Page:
Liu J, Raine A. (2006) Curr Opin Pediatr. 18(5): 565-70
PURPOSE OF REVIEW: Childhood externalizing behavior (aggression, hyperactivity, and conduct disorder) has been increasingly viewed as a public health problem because of its etiology and outcome. The association between malnutrition and externalizing behavior has begun to receive attention. This review summarizes recent empirical findings on malnutrition as a risk factor for the development of externalizing behavior, with an emphasis on micronutrient deficiency, and explores brain dysfunction as a possible mechanism.
RECENT FINDINGS: Externalizing behavior is associated with both macromalnutrition (e.g. protein) and micromalnutrition (e.g. iron and zinc). Both prenatal and postnatal malnutrition is implicated. The long-term effects of malnutrition on behavior could be reversible. The effects of docosahexaenoic acid/omega-3 long-chain essential fatty acid on externalizing behavior are more mixed. From animal and human findings, it is hypothesized that malnutrition impairs neurocognitive functioning by reducing neurons, alternating neurotransmitter functioning, and increasing neurotoxicity, and that such neurocognitive impairments predispose to externalizing behavior.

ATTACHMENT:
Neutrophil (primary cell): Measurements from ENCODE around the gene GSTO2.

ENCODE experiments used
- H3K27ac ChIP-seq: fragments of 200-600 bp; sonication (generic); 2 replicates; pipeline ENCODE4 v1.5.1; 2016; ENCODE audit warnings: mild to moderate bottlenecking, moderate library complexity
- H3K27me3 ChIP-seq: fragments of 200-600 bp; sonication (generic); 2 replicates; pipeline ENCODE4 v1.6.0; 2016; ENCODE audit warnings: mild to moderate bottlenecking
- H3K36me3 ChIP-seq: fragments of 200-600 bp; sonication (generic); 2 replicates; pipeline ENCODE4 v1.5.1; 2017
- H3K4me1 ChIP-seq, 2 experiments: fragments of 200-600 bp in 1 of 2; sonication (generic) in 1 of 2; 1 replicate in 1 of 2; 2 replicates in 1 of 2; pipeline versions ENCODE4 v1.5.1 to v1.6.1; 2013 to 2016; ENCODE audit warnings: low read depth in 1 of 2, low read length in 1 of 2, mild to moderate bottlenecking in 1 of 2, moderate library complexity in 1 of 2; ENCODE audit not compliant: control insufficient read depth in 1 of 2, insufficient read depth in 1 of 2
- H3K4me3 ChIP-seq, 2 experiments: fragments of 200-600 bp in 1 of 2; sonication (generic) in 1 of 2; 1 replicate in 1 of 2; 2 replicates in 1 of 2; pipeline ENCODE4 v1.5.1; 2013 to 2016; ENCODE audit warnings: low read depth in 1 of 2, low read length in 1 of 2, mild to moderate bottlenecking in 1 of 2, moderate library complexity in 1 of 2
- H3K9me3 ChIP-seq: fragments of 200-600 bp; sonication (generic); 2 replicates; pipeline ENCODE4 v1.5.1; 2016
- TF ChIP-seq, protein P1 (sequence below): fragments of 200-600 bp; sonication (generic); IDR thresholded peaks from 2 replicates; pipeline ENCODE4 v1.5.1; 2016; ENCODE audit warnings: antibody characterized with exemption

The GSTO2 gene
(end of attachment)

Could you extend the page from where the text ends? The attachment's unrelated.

SUMMARY: Different lines of evidence support the view that poor nutrition contributes to the development of child behavior problems. More randomized, controlled trials that manipulate nutritional intake and evaluate behavior in children are needed to evaluate the etiological role of nutrition in externalizing behavior in order to inform intervention and prevention efforts.